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Smells like Code Duplication - Spotting Violations of the DRY Principle

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Smells like Code Duplication - Spotting Violations of the DRY Principle

Consider whether the code in your project is effective and concise, or complex and superfluous by testing it for DRY-compliance.

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Is Your ServiceNow Instance DRY...?

Adherence to the Don't Repeat Yourself (DRY) principle is one of the key requirements for building a robust software system. This principle was formulated by Andy Hunt and Dave Thomas in their book The Pragmatic Programmer. They define it in the following way:

"Every piece of knowledge must have a single, unambiguous, authoritative representation within a system."

While the context for which The Pragmatic Programmer was written is that of traditional software development of multi-tiered applications, it certainly also applies to low-code development platforms such as ServiceNow. Indeed, the argument could be made that since ServiceNow and other low code development platforms require less code to be written to implement any given functionality, introducing code duplication in these platforms should be considered a more severe violation of best practices than in "traditional" software development environments.

...or WET?

However one may feel about this conceptually, the fact remains that no one likes fixing the same bug twice, or even worse, releasing a fix for a bug into production only to have it show up again because a piece of duplicated code had not been identified and corrected. In fact, the opposite of a DRY system is often referred to as a WET one, with this acronym taking on the somewhat humorous meanings of:

"Write Everything Twice"

"We Enjoy Typing"

or

"Waste Everyone's Time"

So whatever your role in a ServiceNow SaaS platform may be, as a manager, an architect, or a developer, it is certainly in your best interest to keep your instance as DRY as possible.

Unfortunately, until now there were not many tools you could use to ensure that this was the case, other than manual code reviews, which are not an effective tool to detect code duplication anyway, unless the duplicated code is in the same Configuration Element.

Detecting Code Duplication with Quality Clouds for ServiceNow

With Quality Clouds for ServiceNow you now have a tool which can effectively assist you in identifying duplicated code. Specific code duplication indicators are in the development pipeline for this quarter, but you can already use the information generated by a Quality Clouds scan to identify duplicated code and duplicated code elements in your instance. From our experience working with various customers who are already taking advantage of this feature, the Service Catalog is an area where code duplication is seen often, as Catalog Client Scripts especially are repeatedly copied and pasted to be associated with slightly different Catalog Items. This is certainly an area where it pays to be especially vigilant before the amount of code duplication builds up.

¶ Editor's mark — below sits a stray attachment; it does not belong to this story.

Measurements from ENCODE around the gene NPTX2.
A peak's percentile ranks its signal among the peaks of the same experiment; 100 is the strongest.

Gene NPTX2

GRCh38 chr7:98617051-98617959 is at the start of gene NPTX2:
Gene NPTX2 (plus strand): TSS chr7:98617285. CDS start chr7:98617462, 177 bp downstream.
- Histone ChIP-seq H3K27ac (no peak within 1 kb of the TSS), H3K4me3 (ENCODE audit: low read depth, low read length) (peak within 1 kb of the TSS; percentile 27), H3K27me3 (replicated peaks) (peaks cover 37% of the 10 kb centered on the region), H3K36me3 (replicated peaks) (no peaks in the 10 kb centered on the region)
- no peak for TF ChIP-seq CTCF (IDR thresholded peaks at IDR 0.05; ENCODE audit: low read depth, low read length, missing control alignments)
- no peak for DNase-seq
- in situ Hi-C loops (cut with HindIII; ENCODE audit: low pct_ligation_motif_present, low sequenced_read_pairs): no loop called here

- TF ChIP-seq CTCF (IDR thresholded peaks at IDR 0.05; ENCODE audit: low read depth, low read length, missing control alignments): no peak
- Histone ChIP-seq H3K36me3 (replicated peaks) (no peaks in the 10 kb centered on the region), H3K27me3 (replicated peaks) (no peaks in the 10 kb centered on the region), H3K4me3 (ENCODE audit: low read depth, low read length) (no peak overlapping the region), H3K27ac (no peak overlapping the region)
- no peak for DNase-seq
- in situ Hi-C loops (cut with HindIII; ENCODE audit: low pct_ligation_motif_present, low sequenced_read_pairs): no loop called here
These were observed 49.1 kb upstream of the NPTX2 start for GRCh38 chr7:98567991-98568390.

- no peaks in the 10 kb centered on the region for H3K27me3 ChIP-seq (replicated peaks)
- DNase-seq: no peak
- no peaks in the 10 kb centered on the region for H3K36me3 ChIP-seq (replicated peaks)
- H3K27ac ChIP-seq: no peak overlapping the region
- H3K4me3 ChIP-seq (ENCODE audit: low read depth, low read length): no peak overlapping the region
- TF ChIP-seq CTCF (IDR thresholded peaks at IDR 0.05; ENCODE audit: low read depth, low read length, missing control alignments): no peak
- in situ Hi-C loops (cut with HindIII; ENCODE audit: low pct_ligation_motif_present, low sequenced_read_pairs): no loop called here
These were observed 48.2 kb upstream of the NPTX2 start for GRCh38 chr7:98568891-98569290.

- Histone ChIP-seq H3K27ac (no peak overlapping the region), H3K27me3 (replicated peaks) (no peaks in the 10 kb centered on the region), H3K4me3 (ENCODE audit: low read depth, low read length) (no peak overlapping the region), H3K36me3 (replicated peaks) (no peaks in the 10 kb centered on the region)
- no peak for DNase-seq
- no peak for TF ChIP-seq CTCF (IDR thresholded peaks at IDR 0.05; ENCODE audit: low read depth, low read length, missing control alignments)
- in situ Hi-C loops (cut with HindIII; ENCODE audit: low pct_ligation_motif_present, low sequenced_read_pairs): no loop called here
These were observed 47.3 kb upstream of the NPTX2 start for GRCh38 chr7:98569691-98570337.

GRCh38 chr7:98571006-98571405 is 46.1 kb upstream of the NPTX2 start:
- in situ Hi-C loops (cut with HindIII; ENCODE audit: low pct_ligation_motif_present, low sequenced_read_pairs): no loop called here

There are two main ways to detect possible code duplication with Quality Clouds for ServiceNow. They both involve analyzing the list of detected issues, as follows:

Look for duplicated Configuration Elements—these are likely to hold duplicate code:

  1. Once on your Quality Clouds for ServiceNow platform, navigate to the Team overview dashboard.
  2. Scroll down to the detailed issues table and export it to Excel.
  3. Use Excel's conditional formatting feature to highlight Configuration Elements with the same name.
  4. Any rows with the same Configuration Element type are likely Configuration Elements that have been copied and pasted whole, keeping even their names.

Bingo! You've just sniffed out a code duplication. Follow the links to the exact code lines from our exported sheet to confirm and rewrite as required.

Look for repeating patterns of issues across different Configuration Elements—these are likely to be duplicated code blocks:

  1. Once on your Quality Clouds for ServiceNow platform, navigate to the Application overview dashboard.
  2. Scroll down to the detailed issues table and export it to Excel.
  3. Look for the same issue types being repeated on the same lines of code across Configuration Elements with different Sys Ids. These almost certainly identify blocks of code that have been copied and pasted across different Configuration Elements.

Well, there you have it. So now, do you know if your instance is DRY or WET?

Set up a demo of Quality Clouds for if you want to learn more.

See how three solutions work together to help your teams have the tools they need to deliver quality software quickly. Brought to you in partnership with CA Technologies

Topics:
agile ,wet principle ,dry principle ,code duplication ,pragmatic programming ,low code development

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